Pulitzer Prize-winning photographer Jerry Gay has spent a lifetime capturing the nature of man throughout the United States. Over the past 4 decades he has driven 500,000 miles of America’s back roads and highways to pursue his ongoing research of everyday life. With humor and acute philosophical perception, Gay’s highly animated motivational presentations bring his visual insights to every audience he touches. His pictures and philosophy convey a positive and persuasive analysis to help others find hope and see solutions to the unique challenges they face.
Gay’s wisdom and reverence for the earth, common people and the sacredness of all life is revealed in his presentations. His images reflect humor, inspiration, patriotism, and childlike wonder. As part of his quest, he has created books highlighting his work and continues to teach and speak to groups about our community connections, hopes, and aspirations.
Jerry Gay’s newest masterpiece, Seeing Reality: Humanity, Humility and Humor, demonstrates how he visualizes reality and encourages each of us to see solutions for challenges we now face in our ambiguous universe.
How To Love America … Seeing is Believing
Each of us living in America has potentials to achieve almost any perspective or goal we can imagine. Our country is now in a process of reaffirming values and ethics both nationally and globally. These procedures involve each citizen being respectful and recognizing the importance of their community involvement. Now seeing and believing this positive reality in ourselves and all those we communicate with, we bring decisive changes into focus. We now see how to love America.
The Art of Seeing Reality
With humor and acute philosophical perceptions, this highly animated motivational speaker brings his visual insights to every audience he touches. Gay’s pictures and philosophy convey a positive and persuasive analysis to help us find hope and see solutions to the unique challenges we face in this ambiguous universe. His wisdom, his reverence for the earth, common people and the sacredness of all life is revealed in his presentations.
Seeing the Second Coming
Our everyday reality is created by our vision of ourselves and others, our own past choices, current situations and future opportunities. The undeniable power of The Second Coming intuitively unlocks frozen images and replaces lost scenes in the repetitive daily movies in our mind. When we observe our daily life with sacred purpose The Second Coming begins for us and we achieve profound personal peace and professional excellence.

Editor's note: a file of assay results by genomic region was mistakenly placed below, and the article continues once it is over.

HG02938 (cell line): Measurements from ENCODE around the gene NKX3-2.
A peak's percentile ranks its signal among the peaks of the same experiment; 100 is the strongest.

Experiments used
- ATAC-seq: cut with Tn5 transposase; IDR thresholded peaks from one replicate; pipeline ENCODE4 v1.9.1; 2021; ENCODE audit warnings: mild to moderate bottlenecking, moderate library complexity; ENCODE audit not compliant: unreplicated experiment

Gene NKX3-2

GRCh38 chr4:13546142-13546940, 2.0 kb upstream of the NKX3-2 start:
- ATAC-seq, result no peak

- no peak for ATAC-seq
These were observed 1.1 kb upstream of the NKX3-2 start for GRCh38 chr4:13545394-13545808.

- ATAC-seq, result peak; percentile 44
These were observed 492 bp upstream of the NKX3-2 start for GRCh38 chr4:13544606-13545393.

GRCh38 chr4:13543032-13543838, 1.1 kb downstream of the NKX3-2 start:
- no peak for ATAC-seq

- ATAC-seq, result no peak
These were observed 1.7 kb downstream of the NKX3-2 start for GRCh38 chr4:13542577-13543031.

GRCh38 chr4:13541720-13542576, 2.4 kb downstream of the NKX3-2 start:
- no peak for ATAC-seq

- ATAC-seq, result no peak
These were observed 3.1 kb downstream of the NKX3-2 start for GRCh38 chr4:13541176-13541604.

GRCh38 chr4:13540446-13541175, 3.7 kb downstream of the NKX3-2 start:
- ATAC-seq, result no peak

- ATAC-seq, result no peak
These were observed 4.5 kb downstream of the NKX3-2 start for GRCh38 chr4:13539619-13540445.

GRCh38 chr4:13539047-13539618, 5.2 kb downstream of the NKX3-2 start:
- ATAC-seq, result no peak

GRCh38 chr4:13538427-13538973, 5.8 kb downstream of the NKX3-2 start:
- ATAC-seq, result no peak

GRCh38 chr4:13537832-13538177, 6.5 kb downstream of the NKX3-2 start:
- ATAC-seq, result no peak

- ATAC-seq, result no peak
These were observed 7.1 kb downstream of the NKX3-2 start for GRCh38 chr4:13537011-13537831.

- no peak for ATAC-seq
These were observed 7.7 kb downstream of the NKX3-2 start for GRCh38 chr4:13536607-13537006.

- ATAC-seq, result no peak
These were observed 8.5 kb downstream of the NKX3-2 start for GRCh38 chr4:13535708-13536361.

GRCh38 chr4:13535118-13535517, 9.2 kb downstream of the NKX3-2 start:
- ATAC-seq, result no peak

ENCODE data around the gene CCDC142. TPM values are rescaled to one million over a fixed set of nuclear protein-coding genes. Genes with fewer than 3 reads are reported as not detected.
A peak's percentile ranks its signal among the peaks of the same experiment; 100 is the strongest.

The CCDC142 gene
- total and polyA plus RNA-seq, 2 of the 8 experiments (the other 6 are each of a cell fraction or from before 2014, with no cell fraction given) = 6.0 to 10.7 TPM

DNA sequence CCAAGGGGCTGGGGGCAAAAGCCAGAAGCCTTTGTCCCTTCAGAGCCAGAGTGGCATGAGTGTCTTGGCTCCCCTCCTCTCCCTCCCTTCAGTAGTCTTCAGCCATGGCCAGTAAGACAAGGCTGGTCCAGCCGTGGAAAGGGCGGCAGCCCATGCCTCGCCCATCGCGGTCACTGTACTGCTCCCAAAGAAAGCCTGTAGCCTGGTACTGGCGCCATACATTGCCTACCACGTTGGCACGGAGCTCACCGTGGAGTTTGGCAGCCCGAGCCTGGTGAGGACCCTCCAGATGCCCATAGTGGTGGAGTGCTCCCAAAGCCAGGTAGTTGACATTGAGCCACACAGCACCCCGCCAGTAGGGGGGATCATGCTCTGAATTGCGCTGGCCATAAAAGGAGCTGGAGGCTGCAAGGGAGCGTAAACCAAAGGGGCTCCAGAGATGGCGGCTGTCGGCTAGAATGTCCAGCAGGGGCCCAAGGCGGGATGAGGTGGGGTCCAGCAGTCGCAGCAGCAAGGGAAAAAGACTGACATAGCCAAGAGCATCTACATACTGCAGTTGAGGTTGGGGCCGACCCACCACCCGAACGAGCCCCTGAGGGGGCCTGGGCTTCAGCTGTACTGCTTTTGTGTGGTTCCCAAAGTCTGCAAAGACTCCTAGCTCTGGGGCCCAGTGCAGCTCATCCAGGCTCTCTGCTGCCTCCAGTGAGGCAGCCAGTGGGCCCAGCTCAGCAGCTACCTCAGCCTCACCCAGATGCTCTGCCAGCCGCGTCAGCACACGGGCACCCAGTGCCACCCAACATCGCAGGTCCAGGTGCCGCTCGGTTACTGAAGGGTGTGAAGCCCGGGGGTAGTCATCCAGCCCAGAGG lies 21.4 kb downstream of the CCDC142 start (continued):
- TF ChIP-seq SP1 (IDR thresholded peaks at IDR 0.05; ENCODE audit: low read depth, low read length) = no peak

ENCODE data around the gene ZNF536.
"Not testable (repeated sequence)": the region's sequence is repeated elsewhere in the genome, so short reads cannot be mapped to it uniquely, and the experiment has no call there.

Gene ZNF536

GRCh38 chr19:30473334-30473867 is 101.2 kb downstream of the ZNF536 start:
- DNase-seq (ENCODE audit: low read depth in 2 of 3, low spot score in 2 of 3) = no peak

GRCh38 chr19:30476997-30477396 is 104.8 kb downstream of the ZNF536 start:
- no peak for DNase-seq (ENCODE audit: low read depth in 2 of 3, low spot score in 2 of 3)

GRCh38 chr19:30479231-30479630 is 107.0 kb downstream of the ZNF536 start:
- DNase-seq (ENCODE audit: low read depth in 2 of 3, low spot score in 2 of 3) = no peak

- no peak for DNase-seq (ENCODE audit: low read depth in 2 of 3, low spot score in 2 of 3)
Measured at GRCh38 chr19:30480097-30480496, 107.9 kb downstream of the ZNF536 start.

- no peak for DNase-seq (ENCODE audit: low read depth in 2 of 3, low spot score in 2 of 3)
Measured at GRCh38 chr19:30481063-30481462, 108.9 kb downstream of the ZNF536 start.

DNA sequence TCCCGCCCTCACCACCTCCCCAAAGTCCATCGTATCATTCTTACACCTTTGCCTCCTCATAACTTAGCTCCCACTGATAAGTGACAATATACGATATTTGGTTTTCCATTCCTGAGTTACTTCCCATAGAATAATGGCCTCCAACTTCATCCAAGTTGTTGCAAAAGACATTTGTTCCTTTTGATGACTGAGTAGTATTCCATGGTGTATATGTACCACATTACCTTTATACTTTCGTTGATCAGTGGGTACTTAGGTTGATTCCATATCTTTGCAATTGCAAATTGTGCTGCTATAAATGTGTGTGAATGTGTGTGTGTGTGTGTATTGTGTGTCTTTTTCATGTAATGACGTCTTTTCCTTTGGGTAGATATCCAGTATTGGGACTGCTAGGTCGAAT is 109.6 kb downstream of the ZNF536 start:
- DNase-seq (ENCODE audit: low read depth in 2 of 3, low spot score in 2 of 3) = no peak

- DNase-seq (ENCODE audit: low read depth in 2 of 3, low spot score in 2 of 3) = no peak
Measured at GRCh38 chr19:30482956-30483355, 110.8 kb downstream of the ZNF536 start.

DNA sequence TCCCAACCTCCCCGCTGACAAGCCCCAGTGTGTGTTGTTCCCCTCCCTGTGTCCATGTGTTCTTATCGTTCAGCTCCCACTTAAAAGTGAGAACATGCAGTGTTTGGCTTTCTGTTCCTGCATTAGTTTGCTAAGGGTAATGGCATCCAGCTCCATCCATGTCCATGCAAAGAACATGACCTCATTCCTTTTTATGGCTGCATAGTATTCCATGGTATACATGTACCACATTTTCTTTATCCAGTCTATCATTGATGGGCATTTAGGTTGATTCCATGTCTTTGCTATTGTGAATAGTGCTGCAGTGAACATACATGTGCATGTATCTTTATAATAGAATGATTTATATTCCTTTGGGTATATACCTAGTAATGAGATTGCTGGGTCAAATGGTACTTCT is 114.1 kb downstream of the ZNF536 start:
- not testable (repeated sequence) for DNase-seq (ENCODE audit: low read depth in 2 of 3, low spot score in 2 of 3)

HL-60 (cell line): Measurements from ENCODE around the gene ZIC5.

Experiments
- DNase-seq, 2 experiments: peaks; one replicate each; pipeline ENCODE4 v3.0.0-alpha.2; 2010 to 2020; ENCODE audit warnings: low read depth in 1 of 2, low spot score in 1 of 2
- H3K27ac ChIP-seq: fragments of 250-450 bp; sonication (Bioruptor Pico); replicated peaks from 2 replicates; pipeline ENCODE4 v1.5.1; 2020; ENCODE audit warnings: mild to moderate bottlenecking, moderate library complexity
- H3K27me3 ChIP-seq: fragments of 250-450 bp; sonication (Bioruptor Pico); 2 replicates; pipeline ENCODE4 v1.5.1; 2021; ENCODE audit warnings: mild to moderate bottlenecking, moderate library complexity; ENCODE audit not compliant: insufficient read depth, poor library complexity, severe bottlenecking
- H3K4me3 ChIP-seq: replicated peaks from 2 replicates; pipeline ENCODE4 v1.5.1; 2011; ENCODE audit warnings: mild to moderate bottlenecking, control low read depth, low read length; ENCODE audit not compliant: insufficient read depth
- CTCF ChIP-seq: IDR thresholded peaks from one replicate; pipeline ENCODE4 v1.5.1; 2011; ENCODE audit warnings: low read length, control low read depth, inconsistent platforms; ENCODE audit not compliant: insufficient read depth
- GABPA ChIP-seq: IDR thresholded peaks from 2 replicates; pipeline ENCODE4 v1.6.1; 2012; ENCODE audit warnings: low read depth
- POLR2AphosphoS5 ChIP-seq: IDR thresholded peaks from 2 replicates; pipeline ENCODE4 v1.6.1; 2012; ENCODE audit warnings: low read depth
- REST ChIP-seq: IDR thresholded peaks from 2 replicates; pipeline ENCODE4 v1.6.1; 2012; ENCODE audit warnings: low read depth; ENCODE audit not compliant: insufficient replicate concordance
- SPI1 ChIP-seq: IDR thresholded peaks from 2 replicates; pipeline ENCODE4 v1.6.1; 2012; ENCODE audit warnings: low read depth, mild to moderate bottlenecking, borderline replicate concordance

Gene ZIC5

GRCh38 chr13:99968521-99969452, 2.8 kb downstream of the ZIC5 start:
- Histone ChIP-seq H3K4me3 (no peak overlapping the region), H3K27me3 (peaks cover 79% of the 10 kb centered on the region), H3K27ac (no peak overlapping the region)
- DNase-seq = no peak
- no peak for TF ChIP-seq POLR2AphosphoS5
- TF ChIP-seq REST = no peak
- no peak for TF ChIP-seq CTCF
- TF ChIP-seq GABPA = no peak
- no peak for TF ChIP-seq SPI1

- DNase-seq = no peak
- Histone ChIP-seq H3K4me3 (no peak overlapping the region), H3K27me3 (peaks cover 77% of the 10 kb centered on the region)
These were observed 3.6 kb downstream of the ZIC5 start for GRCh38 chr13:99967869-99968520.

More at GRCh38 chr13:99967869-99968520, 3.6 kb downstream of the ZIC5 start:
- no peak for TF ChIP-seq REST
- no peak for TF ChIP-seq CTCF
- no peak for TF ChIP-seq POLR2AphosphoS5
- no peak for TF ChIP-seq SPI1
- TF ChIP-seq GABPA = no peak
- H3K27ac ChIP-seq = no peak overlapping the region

- The Now Moment
- Being a Better Person
- Color vs Black & White
- Newspaper vs Freelance
- Photographing People
- The Pulitzer Prize
- Artistic License
JERRY GAY’S BOOK
At age twelve, Jerry Gay had already decided that he wanted to be either a minister, a photographer or maybe a fireman and maybe even a football star. Today, many years later, primarily as a lifelong photojournalist, he found that he was best able to recognize and capture on film the truly heroic saints among those who appeared to live ordinary lives in ordinary places.
In 1975, at the age of age 28, while a staff photographer for the Seattle Times, Gay was awarded the Pulitzer Prize for news photography. His prize winning photograph entitled, “Lull in the Battle”, powerfully depicts firemen in a moment of deep reflection after fighting a house fire. The photograph speaks of courage, dedication and humanity during the troubled times of the Vietnam War, when many thought the United States was other than courageous, dedicated or humanitarian. Like all of his photographs, this photograph captured the essence of the individual as well as the collective emotion.
Numerous times during this multi-media career Gay’s peers have acknowledged his photographic eye. In addition, to the Pulitzer Prize, he also received the first Edward Steichen Award for news photography and was named regional Photographer of the Year in 1974, 1975, 1976 and 1977 by the National Press Photographers Association, an organization for which he has served as President. Gay also served on major newspapers across the country including the St. Paul Pioneer Press, the Los Angeles Times and New York Newsday.
To fully explore both human and spiritual life, Gay recently took to the back roads of America. During three consecutive cross-country summer road trips, he logged nearly 50,000 miles in the 48 continental United States, randomly stopping at small towns across the states and documenting the daily lives of citizens whose paths he crossed. These pictures are symbolic of simply this: Each human being as a unique and equal soul, peacefully living out their days on the Earth. It is this distinct humanness that he looks for, not only in his own life but in the lives of his photographic subjects.
Jerry Gay’s pictures simply mirror his own personal philosophy, love of photography, and spiritual reverence for the Earth and the creatures that populate her. His greatest hope, however, is for his photographs to inspire people.